On top of the lower price for each trim level of the new 2018 Nissan Leaf, the Japanese automaker is making the case that the electric car is simply a way better value in its new incarnation – and that's not counting pre-order bonuses. Details on the three different trim levels are now available at the EV's consumer site, but we thought the way that Nissan introduced the trims at the launch event this week deserved at least a little bit of discussion.
Nissan's gist is that not only will you pay less for your 2018 Leaf than you would for a comparable 2017 model, but because you will get so much more (not just added range and a normalized design, which are the headline upgrades here), you will also get a lot more bang for your buck.
How much? Well, Nissan says that even the base S trim, which starts a $690 less than the outgoing 2017 Leaf, you get an extra "$4,500 in value." How does that calculate? Well, Nissan doesn't break out a line item invoice, but here's what's included in that chunk of change, according to Nissan:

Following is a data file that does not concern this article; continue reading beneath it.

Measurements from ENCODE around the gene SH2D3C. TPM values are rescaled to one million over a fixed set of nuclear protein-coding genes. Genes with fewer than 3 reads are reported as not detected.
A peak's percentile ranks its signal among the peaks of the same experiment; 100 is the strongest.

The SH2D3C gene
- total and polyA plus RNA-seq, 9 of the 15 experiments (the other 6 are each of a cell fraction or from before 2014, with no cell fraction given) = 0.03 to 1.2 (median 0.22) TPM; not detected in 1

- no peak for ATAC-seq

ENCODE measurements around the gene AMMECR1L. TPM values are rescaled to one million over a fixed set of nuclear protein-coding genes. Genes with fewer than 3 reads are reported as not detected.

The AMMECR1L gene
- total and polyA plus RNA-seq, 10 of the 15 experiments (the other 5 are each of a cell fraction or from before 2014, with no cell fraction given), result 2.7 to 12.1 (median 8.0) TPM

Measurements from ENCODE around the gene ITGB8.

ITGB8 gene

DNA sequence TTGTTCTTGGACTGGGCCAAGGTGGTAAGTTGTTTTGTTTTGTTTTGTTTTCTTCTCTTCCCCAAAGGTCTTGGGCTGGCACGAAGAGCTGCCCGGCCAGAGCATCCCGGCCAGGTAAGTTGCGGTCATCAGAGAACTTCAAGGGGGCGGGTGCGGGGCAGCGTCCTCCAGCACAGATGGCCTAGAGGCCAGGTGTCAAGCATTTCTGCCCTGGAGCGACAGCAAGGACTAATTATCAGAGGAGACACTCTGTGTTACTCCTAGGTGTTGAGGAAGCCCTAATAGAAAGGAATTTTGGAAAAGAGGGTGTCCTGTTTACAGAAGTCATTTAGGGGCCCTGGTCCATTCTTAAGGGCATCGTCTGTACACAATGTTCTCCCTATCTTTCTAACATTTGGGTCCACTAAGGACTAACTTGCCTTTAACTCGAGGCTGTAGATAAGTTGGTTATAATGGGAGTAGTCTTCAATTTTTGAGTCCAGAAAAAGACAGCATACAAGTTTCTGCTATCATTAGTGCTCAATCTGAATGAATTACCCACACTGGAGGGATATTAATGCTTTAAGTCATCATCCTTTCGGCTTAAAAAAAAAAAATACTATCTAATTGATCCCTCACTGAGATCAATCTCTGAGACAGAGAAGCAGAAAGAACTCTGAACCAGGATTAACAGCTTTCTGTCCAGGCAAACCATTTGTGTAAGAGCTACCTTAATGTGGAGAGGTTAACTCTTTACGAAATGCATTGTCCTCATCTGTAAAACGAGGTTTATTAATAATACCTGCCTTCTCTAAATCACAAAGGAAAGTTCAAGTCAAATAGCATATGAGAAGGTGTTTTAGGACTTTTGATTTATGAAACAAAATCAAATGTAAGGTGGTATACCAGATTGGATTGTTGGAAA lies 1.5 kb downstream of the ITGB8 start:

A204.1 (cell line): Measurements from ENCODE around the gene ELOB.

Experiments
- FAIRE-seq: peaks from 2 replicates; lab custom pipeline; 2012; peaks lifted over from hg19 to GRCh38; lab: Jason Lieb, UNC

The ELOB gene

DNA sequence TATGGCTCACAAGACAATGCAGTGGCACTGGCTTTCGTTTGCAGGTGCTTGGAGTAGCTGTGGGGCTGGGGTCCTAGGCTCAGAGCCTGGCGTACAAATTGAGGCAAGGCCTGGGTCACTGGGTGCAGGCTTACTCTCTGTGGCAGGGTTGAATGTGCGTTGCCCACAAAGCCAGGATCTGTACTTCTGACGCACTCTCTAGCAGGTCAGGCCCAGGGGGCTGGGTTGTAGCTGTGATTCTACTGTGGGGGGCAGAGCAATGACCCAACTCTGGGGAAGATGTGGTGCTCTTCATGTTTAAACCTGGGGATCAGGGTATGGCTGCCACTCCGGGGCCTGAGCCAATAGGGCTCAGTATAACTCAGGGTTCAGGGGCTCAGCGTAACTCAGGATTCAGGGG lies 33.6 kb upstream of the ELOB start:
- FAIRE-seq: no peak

- Redesigned interior
- 40-percent increase in driving range
- New motor (110 kW instead of the old 80 kW unit)
- 37 percent more horsepower
- Standard automatic emergency braking
- 7-inch meter, with analogue speedometer
- Auto on/off headlights
If you go to build a new Leaf on Nissan's configurator, you might notice that the entry-level S trim has a note saying it will have "limited availability." You shouldn't worry if you want to get into a new Leaf as cheap as possible, though.
Nissan's Dan Bedore told InsideEVs that the note is only there to let potential buyers know that since initial orders for a new vehicle are often for the higher trim levels, and because Leaf dealers are most excited about the ProPilot technology which is only available on SV and SL, the initial stock that is heading to dealers is skewed to the higher trims.
"We just wanted to ensure customers ordering it have expectations that they may have to wait a bit longer," he said. After the first few months of sales, "supplies of all trim levels should be adequate to meet natural demand."